Far off in the desolate desert of northwest New Mexico, lie the intriguing ruins of an advanced civilization. A thousand years ago, Chaco Canyon was the power center of the Anasazi (aka Ancestral Puebloan) culture. Here, thousands of people built enormous great houses, engineered roads and dams, and watched the stars. Then they left.Kin Kletso, one of the great houses at Chaco Canyon
Today, Chaco Canyon is a World Heritage Site, and an isolated national park, accessible by miles of dirt road. Let's hope they keep it that way, because the lack of visitors makes the site atmospheric. You can wander through the massive ruins in peace, and almost imagine it back in its heyday...
No place north of Mexico contains so spectacular an array of prehistoric ruins concentrated in so small an area, as a ten mile stretch of Chaco Canyon."
~ Archaeologist Alden Hayes
History of Chaco Canyon
As far back as 5,000 BC, prehistoric hunters roamed this area in search of game. About 700 AD, people started to build permanent settlements here, and in the 900s, Chaco really took off.
This is when Chacoans began building great houses - enormous buildings up to 4 stories high, with as many as 800 rooms. Through the 900s and 1000s, massive building projects continued. They used 200,000 ponderosa pine trees, all of which had to be cut and carried by hand from many miles away. There were no horses or wheels at the time, just people power.
Then it all came to a halt. By the mid 1100s, the canyon stood deserted.Aerial view of the largest great house, Pueblo Bonito
What happened at Chaco Canyon?
The great houses
The most prominent ruins at Chaco are the great houses. The largest of these is Pueblo Bonito, which had about 800 rooms.
No other apartment house of comparable size was known in North America or in the Old World until the Spanish Flats were erected in 1882 in New York City."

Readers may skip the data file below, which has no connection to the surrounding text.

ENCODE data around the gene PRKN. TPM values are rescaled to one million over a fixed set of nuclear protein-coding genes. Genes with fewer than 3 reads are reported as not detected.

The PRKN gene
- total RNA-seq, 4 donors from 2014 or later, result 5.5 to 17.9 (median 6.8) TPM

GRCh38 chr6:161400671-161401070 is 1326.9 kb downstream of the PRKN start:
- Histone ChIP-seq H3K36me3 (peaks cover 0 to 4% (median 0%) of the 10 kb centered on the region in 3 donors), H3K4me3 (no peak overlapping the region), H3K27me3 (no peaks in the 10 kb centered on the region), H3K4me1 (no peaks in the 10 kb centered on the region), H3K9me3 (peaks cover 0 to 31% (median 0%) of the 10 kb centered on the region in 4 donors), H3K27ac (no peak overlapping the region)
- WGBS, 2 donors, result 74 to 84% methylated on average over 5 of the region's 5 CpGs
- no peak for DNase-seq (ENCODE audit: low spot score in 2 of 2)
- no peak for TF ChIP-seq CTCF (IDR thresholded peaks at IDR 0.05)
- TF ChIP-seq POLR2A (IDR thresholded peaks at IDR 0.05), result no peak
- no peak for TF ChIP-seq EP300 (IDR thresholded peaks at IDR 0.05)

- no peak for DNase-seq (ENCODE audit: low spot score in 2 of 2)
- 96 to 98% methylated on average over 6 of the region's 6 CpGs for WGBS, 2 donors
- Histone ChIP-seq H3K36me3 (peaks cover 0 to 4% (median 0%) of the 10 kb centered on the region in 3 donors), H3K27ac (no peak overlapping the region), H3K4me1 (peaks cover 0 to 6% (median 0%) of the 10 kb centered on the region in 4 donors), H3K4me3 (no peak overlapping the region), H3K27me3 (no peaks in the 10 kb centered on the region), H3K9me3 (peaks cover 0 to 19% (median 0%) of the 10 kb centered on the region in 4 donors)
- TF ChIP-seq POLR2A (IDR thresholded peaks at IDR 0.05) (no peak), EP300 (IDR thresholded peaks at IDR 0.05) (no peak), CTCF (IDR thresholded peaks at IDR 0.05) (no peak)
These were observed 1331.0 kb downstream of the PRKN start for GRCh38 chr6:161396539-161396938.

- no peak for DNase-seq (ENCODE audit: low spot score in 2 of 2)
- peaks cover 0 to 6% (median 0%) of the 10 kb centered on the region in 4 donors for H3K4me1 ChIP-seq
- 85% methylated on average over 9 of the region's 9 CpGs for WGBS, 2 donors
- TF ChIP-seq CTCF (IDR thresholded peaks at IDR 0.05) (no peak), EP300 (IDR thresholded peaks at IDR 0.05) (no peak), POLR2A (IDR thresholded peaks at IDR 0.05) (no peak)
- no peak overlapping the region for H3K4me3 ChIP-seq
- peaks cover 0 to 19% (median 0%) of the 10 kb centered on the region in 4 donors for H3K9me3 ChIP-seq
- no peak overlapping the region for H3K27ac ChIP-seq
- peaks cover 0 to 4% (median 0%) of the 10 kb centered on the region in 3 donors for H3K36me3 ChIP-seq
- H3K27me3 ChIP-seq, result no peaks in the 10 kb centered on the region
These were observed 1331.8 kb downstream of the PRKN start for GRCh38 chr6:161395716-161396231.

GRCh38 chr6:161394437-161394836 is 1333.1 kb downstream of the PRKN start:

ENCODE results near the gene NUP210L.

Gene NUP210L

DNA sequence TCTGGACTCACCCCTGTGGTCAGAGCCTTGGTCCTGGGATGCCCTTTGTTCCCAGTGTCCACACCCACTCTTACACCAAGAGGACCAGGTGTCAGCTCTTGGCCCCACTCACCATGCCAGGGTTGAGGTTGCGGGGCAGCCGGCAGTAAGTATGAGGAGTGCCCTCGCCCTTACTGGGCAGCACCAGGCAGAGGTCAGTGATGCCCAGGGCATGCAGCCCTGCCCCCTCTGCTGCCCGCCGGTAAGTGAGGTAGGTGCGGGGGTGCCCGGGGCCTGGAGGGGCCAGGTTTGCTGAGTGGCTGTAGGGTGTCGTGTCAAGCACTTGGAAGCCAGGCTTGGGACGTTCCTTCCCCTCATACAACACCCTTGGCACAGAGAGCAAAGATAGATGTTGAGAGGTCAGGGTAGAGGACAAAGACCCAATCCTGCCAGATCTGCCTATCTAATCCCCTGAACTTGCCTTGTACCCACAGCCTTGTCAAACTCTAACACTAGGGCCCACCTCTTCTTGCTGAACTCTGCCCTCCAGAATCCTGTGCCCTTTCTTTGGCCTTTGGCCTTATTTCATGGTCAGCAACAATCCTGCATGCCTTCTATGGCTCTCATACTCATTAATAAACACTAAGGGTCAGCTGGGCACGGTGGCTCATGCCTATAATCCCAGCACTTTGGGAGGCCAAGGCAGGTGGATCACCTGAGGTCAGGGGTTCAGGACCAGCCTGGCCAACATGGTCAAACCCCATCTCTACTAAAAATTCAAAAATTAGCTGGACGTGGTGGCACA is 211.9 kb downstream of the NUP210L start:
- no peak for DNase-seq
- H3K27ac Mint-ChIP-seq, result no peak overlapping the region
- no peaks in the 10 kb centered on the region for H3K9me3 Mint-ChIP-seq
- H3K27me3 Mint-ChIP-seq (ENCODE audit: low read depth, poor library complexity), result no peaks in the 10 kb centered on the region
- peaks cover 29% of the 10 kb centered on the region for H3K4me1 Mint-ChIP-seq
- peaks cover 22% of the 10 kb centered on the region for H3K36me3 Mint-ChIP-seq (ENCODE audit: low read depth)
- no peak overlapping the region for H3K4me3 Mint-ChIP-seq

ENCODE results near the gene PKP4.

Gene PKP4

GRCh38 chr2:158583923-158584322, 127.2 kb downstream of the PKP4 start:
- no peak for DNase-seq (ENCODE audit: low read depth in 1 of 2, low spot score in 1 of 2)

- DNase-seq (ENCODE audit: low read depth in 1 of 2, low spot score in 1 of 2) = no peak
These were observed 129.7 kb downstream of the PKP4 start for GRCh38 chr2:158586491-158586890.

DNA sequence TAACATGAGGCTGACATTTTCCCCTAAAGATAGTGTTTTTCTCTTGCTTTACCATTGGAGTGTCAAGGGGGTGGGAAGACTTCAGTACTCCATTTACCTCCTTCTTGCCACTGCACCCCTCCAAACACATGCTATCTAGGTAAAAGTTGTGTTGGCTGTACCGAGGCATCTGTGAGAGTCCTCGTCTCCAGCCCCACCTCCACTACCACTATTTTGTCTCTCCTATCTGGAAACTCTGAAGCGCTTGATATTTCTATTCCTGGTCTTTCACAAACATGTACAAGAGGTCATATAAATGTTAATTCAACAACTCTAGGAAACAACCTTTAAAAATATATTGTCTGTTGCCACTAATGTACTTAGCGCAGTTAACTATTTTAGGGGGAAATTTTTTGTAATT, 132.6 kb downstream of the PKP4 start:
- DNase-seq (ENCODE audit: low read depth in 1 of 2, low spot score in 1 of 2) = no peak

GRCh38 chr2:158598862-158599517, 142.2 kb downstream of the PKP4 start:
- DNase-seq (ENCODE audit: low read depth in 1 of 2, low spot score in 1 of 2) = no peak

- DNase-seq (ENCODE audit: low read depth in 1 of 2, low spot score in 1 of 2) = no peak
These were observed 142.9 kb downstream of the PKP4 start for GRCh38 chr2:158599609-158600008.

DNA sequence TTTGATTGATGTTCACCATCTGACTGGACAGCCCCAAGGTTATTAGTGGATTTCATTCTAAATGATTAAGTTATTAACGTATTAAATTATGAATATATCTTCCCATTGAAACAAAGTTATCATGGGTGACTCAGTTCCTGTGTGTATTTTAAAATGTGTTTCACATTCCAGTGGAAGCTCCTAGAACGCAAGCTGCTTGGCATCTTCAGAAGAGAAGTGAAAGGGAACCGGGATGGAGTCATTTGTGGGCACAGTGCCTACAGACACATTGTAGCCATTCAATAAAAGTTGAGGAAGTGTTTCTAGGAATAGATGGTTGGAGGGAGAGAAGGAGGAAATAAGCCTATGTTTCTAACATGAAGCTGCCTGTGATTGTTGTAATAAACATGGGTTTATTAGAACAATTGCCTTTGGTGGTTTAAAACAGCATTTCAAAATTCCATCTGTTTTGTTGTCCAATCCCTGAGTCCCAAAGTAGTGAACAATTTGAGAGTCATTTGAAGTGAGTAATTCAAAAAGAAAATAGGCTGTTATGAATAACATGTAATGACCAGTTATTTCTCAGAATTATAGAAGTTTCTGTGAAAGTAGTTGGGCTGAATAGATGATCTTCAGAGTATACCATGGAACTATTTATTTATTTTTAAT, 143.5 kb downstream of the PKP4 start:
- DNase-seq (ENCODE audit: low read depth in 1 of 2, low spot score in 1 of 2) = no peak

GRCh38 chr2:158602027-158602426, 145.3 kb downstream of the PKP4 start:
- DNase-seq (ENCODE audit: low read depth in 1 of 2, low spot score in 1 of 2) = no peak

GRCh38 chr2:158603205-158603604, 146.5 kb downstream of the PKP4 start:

~ Neil Judd, in National Geographic, 1920
Why did they build these enormous structures? Early archaeologists assumed they were fully inhabited, though that now seems unlikely. Whatever the reasons, the size and fine stonework of these great houses was unprecedented.
Outliers and roadsMap of Chaco outliers and roads
At its peak, 2,000 to 6,000 people lived in Chaco Canyon. This is just the tip of the iceberg, though. They also had over 100 outlier communities, spread across the 33,000 square mile San Juan Basin. These smaller towns were set in a wide variety of environments, which gave the residents of Chaco access to a range of resources, like trees, salt and turquoise. (They were big on turquoise jewelry!)
The outliers were connected to Chaco by an extensive road network, unlike any others in prehistoric North America. More than 400 miles of broad, engineered roads have been found. They lead straight as an arrow, sometimes cutting through hills, or using ramps to climb steep cliffs.
Why did they need more than footpaths? With no wheeled transport, why did they need roads 30 ft wide, enough for 3 lanes of cars?
Their trails are remarkable, extending as they do in a straight line... These deeply worn paths, even on the rocks, pass without swerving to right or left, over valley, plain, or ascent of mesa - as though the trail was older than the mesas." ~ US Army's Wheeler Survey, 1879
Dams and irrigation
In the desert, water is precious and critical for life to survive and flourish. The people of Chaco were able to collect water from the large drainage areas on the surrounding mesas, so it could be used for drinking and irrigation.
Major dams up to 120 feet long and 20 feet thick collected water. A sophisticated system of head gates and canals (often lined with stone slabs and masonry) channeled the water where it was needed in town, and irrigated tens of thousands of fields.
Geography and astronomyDoes this show the supernova of 1054?